Chicago Mayor Rahm Emanuel is at the forefront of two major issues facing the nation as well as his hometown, immigration reform and gun violence.
Emanuel has been a vocal supporter of a new law that makes temporary driver's licenses available to undocumented immigrants in Illinois. Gov. Pat Quinn (D) signed the law on Sunday at the Instituto del Progreso Latino, and immigrant education center in Chicago, making Illinois only the fourth state in the nation to grant undocumented immigrants driving privileges. Around 250,000 immigrants are estimated to be eligible for licenses in Illinois, the largest state to implement such a law.
Jordan Fabian spoke to Emanuel after the bill signing ceremony about the new law and the gun violence that has continued to plague many of Chicago's immigrant and minority communities. Excerpts.
1. ABC/Univision: It is unprecedented for a state the size of Illinois to pass a law like this. Why in your view it so important for the immigrant community?
Mayor Emanuel: We passed two landmark bills. One for the DREAMers to get their college diploma and the other for driver's licenses. And, so I think as Illinois goes, so goes the nation. We did it in a bipartisan fashion, which was noted today.
We were signing the bill in a school. People were not coming from Mexico, the Mideast, India, Poland, Ireland, Puerto Rico, Eastern Europe or Ecuador to get a driver's license. They came to get their kids an education, because it is there that the dream is created and it is there that opportunity is provided. This is driver's license legislation; it allows parents to drive their kids to school without worrying about safety, but instead thinking about their child's education. That is what is symbolic.
I'm proud we did what we did. It promotes public safety. We took our own future into our own hands in the city of Chicago and the state of Illinois. While Washington debates immigration reform, we can do what we can do to push this ball forward.
2. There are critics of the law who say that the licenses can be susceptible to fraud. When you have met with those types of people, what have you said to them to assuage their fears?
We put a lot of security precautions in the bill to deal with that. But that can be true today of any document, whether it's a Social Security card or a regular driver's license, or a passport.
This is about taking people from outside the shadows and making sure they abide by the law by getting tested, getting an insurance policy, and learning how to drive. That makes public safety and highway safety more complete and comprehensive.
That's the means. The end? Giving parents the ability to drive their kids to school. That's where the dream is started. That's why my grandfather and my father came to this country along with so many others throughout this city. We're a city of big shoulders, but it's built on the shoulders of immigrants.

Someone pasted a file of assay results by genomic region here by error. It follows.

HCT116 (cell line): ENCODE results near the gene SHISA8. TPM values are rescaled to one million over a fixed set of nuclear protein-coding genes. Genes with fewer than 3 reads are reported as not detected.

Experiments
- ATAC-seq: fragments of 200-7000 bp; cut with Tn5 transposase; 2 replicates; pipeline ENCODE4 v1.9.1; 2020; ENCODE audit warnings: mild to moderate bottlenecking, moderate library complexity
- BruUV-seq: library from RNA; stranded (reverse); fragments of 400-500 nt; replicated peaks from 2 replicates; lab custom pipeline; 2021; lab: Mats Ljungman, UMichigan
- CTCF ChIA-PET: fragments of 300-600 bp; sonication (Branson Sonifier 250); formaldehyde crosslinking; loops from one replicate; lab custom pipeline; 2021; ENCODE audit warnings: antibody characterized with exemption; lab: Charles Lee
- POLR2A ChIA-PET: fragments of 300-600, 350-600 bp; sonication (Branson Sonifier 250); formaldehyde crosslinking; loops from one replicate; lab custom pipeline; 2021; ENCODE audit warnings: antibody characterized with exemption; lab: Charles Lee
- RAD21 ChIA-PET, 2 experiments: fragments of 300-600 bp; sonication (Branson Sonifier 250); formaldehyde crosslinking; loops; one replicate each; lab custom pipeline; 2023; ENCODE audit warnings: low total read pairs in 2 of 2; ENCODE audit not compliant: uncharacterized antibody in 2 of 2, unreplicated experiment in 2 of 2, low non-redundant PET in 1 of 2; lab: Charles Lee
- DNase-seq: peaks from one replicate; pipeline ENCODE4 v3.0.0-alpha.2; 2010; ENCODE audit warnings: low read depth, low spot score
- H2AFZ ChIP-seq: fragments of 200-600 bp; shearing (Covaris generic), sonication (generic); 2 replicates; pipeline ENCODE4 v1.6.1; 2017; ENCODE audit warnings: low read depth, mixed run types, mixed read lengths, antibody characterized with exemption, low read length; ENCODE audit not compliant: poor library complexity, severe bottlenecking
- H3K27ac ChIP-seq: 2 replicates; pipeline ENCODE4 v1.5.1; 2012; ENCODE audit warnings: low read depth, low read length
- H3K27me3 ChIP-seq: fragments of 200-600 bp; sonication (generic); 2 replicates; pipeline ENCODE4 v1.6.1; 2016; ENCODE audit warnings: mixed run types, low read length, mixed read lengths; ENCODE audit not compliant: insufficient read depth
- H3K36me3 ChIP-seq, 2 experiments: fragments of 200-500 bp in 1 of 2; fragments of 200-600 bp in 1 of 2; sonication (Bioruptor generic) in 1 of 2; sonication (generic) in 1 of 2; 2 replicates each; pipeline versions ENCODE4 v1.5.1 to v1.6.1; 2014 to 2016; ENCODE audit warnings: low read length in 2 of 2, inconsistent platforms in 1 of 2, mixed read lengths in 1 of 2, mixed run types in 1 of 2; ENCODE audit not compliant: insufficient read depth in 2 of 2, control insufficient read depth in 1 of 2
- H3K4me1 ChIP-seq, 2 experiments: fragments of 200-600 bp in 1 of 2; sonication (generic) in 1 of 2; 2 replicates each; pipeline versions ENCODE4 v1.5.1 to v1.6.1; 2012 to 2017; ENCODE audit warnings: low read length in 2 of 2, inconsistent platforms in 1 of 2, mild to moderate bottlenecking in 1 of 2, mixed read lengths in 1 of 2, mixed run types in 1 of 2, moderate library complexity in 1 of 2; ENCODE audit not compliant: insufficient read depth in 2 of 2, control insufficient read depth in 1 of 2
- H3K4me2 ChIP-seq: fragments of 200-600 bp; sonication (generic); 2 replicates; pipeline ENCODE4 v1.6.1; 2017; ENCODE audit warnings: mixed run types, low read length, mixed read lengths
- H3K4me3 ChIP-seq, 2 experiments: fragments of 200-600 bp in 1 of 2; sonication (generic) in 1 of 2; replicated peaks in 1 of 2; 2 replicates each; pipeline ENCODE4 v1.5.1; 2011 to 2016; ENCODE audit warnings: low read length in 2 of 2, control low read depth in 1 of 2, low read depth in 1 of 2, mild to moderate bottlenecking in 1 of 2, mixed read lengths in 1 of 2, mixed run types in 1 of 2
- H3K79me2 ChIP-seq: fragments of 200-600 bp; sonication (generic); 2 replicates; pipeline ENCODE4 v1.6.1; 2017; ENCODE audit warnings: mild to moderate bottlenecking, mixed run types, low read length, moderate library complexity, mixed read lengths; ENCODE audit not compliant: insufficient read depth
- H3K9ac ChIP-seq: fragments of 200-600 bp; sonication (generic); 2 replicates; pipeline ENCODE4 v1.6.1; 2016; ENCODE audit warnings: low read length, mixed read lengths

3. You've championed Chicago and Illinois as the most immigrant-friendly place in the country, but you haven't always been known as a champion of immigration issues in the Hispanic community. For example, Rep. Luis Gutierrez (D-Ill.) didn't endorse your candidacy in 2010.
You should have heard what he said here. I am very comfortable with my record and more important than my record, I am very comfortable with the story of my family, which is the story of so many other families who have come to Chicago.
4. Right. But what for you has changed over the past couple of years that you have now been more vocally supportive of these immigration issues?
Nothing has changed. I have always stayed consistent about the need for comprehensive immigration reform and if you look at the history of our city, we're the most American of American cities. And as I go through all the neighborhoods, Jefferson Park, Rogers Park, Humboldt Park, it's the story of generation after generation of people who have come here so their children could accomplish something they could not do themselves. And that's why I believe in it, it rejuvenates who we are and is consistent with who we are as a city.
5. I wanted to ask you about another issue that affects immigrant and minority communities in your city, which is the kind of gun violence that we saw over the weekend. Do you think possible new gun-control laws could make your city safer?
I'm for criminal-background checks and making it comprehensive. Making the Brady Bill more expansive and mandating a five-day waiting period for whenever a gun purchase is done so we can keep the guns out of the hands of criminals.